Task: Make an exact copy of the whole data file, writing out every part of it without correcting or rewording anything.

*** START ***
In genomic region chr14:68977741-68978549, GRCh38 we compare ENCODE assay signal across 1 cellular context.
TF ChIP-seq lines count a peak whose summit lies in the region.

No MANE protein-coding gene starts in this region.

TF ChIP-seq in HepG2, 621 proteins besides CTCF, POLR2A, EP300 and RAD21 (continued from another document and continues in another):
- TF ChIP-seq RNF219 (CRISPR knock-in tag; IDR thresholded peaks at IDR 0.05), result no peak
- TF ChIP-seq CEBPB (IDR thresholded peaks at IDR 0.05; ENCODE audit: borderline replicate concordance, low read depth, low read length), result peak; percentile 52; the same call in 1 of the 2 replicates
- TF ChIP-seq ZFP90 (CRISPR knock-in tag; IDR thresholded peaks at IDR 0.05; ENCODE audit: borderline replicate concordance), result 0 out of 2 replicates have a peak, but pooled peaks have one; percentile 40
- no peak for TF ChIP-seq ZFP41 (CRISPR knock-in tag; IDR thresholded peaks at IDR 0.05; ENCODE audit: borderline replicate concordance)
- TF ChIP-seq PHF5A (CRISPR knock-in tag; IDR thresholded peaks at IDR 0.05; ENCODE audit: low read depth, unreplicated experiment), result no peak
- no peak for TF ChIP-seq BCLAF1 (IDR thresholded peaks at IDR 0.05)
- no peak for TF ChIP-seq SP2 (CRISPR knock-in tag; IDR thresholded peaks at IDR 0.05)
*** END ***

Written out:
In genomic region chr14:68977741-68978549, GRCh38 we compare ENCODE assay signal across 1 cellular context.
TF ChIP-seq lines count a peak whose summit lies in the region.

No MANE protein-coding gene starts in this region.

TF ChIP-seq in HepG2, 621 proteins besides CTCF, POLR2A, EP300 and RAD21 (continued from another document and continues in another):
- TF ChIP-seq RNF219 (CRISPR knock-in tag; IDR thresholded peaks at IDR 0.05), result no peak
- TF ChIP-seq CEBPB (IDR thresholded peaks at IDR 0.05; ENCODE audit: borderline replicate concordance, low read depth, low read length), result peak; percentile 52; the same call in 1 of the 2 replicates
- TF ChIP-seq ZFP90 (CRISPR knock-in tag; IDR thresholded peaks at IDR 0.05; ENCODE audit: borderline replicate concordance), result 0 out of 2 replicates have a peak, but pooled peaks have one; percentile 40
- no peak for TF ChIP-seq ZFP41 (CRISPR knock-in tag; IDR thresholded peaks at IDR 0.05; ENCODE audit: borderline replicate concordance)
- TF ChIP-seq PHF5A (CRISPR knock-in tag; IDR thresholded peaks at IDR 0.05; ENCODE audit: low read depth, unreplicated experiment), result no peak
- no peak for TF ChIP-seq BCLAF1 (IDR thresholded peaks at IDR 0.05)
- no peak for TF ChIP-seq SP2 (CRISPR knock-in tag; IDR thresholded peaks at IDR 0.05)